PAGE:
here is where i said, "Oh, darn it! I need logs!"

    \Rightarrow 2x \ln 3 = \ln 54

    \Rightarrow x \ln 9 = \ln 54

    \Rightarrow x = \frac {\ln 54}{\ln 9} \approx 1.82 as angel.white said
    I'm impressed that you thought of that, even if I seen that, I think I would have gotten too lost after just a few steps, and given up lol, gj.
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  6. #6
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    Quote Originally Posted by imthatgirl View Post
    2) 2(27)^x = 9^(x+1)
    For this one, use the same strategy Angel White and Jhevon did, by taking the log of both sides.

    \ln \left[ 2(27)^x \right] = \ln 9^{x+1},

    Then manipulate the equation using what you know about logs.

    \ln 2 + x \ln 27 = (x+1) \ln 9.

    Now no more x's are exponents, so you can just rearrange this equation using more elementary techniques to isolate the x.
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  7. #7
    is up to his old tricks again! Jhevon's Avatar
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    Quote Originally Posted by angel.white View Post
    I'm impressed that you thought of that, even if I seen that, I think I would have gotten too lost after just a few steps, and given up lol, gj.
    yeah, crazy people see things sometimes. i'd also do some manipulations for the second question before applying logs as well

    2 \cdot 27^x = 9^{x + 1}

    \Rightarrow 2 \cdot 3^{3x} = 3^{2x + 2} .......3^(3x) is never zero, so we can divide by it

    \Rightarrow 2 = \frac {3^{2x + 2}}{3^{3x}}

    \Rightarrow 2 = 3^{2 - x}

    now apply logs, the algebra of solving for x will be a lot simpler now
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  8. #8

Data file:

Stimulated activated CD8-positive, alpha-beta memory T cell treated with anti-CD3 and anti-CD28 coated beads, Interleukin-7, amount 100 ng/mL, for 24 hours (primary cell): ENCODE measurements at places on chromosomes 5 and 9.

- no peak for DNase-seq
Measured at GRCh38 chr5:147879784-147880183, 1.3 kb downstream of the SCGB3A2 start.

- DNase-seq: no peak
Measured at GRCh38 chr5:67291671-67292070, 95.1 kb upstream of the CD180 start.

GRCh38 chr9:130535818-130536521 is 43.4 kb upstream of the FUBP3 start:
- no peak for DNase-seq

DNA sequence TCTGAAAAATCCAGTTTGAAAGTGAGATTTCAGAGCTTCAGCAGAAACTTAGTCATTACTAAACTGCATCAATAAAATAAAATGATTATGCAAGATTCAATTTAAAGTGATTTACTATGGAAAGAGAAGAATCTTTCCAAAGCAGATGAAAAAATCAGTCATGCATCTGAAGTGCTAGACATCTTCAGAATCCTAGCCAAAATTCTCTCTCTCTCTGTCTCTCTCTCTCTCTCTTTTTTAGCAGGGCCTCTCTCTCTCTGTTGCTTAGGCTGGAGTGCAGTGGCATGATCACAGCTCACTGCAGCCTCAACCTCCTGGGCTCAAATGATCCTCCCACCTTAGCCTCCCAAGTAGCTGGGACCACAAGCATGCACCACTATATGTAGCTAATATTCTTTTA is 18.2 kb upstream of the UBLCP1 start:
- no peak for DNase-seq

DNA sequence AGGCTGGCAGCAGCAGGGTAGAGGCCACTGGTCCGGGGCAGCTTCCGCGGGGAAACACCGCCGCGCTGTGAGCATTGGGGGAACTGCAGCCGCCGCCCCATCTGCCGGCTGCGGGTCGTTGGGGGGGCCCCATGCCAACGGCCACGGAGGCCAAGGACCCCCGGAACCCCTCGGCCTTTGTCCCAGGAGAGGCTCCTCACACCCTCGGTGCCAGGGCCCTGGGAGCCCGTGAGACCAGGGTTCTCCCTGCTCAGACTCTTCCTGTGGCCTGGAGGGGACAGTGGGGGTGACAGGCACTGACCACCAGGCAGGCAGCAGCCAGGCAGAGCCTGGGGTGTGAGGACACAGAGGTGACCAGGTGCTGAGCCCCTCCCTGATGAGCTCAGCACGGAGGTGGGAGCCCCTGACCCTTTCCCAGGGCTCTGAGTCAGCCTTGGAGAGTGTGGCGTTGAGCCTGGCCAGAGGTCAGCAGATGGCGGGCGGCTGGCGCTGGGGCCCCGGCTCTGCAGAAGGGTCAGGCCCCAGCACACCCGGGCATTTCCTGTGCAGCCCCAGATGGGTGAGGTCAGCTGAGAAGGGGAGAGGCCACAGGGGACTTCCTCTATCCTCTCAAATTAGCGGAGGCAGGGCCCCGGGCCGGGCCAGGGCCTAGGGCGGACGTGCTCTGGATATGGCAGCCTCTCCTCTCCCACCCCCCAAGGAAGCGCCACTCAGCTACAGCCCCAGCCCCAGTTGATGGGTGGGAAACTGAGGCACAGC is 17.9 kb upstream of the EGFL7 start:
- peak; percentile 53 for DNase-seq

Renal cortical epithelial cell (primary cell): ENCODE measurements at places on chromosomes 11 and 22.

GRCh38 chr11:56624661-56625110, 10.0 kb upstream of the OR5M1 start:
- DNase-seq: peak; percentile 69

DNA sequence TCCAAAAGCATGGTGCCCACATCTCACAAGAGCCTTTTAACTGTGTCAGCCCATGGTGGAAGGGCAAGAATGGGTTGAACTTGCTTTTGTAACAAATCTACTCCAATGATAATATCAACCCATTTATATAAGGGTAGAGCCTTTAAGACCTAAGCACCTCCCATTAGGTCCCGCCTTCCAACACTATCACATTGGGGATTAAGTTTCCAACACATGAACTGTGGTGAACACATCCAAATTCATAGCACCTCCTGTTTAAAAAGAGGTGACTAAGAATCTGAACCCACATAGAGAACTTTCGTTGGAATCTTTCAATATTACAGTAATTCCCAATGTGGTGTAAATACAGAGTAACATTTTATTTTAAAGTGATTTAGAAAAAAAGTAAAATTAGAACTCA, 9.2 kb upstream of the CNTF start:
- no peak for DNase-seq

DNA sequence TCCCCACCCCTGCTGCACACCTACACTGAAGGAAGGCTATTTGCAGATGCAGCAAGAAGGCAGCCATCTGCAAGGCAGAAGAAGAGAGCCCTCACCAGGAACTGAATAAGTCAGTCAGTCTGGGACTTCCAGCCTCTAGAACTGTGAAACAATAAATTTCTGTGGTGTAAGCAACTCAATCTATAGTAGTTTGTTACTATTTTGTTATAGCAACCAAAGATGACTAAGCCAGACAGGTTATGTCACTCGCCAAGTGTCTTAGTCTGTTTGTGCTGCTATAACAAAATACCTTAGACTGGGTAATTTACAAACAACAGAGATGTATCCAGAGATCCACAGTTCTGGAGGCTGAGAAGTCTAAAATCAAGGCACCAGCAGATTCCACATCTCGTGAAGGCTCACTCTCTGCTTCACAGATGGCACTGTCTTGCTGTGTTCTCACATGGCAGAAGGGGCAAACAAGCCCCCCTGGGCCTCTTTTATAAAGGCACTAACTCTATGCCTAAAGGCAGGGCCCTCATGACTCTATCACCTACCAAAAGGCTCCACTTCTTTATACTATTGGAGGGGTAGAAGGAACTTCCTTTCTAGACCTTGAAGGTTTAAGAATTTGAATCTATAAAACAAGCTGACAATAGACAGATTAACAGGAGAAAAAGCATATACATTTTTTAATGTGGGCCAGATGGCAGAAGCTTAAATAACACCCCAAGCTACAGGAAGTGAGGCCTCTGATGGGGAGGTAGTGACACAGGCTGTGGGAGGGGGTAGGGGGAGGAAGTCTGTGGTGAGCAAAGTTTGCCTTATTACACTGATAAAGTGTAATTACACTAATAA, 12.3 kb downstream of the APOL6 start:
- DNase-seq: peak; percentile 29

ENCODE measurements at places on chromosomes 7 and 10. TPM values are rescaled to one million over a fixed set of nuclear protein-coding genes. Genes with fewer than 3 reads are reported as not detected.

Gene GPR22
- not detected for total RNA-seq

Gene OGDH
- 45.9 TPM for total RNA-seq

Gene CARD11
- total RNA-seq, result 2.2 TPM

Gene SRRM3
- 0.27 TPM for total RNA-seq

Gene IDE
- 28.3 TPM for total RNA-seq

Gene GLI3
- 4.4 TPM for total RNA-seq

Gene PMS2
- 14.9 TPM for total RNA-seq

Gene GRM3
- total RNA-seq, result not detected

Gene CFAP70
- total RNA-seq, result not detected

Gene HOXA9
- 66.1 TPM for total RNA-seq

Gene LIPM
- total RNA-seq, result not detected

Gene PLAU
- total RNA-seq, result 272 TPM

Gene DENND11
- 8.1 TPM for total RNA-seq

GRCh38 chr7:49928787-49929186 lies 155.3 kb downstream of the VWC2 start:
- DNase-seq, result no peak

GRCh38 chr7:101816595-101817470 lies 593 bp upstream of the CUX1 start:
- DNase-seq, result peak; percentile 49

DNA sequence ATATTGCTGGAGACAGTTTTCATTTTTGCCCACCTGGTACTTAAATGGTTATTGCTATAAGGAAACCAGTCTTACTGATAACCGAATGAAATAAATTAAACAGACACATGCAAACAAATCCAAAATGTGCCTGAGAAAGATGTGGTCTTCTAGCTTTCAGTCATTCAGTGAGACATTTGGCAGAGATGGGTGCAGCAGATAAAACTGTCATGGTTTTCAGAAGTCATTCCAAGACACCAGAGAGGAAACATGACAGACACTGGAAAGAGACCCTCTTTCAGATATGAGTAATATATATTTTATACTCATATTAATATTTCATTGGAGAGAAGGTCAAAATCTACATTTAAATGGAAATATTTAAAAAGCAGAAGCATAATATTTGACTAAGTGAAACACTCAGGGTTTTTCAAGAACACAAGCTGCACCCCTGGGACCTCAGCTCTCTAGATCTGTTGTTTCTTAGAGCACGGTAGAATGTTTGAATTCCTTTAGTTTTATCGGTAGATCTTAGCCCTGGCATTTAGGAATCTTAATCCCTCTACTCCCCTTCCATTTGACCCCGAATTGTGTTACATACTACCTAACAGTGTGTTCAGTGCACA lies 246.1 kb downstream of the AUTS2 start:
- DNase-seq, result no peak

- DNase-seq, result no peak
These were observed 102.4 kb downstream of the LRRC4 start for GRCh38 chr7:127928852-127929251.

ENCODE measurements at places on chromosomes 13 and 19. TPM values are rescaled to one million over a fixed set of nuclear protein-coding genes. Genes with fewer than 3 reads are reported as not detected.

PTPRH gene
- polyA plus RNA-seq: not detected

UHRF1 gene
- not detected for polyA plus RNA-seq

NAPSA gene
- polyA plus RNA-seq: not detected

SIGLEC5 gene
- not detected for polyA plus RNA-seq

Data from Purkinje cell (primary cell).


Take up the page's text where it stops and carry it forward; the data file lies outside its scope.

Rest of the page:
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    Thanks so much!!! and yeah i get it now, but i did the second one and i got a different answer, i actually got

    log(2/9) / log(1/3) = 1.369
    and when i substitute it back in, it worked... but i'll compare answers with someone tomorrow...
    but thanks so much for helping
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  9. #9
    is up to his old tricks again! Jhevon's Avatar
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    Quote Originally Posted by imthatgirl View Post
    Thanks so much!!! and yeah i get it now, but i did the second one and i got a different answer, i actually got

    log(2/9) / log(1/3) = 1.369
    and when i substitute it back in, it worked... but i'll compare answers with someone tomorrow...
    but thanks so much for helping
    that is the correct answer. what method did you use to arrive at it?
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  10. #10
    Super Member angel.white's Avatar
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    Quote Originally Posted by imthatgirl View Post
    Thanks so much!!! and yeah i get it now, but i did the second one and i got a different answer, i actually got

    log(2/9) / log(1/3) = 1.369
    and when i substitute it back in, it worked... but i'll compare answers with someone tomorrow...
    but thanks so much for helping
    That is correct, my apologies, I transcribed the right side to my paper as 9^{x-1} so I solved for a different equation
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  11. #11
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    I used angel.white's method
    but thanks for the help,

    and no worries angel.white, u explained really well for the first one =D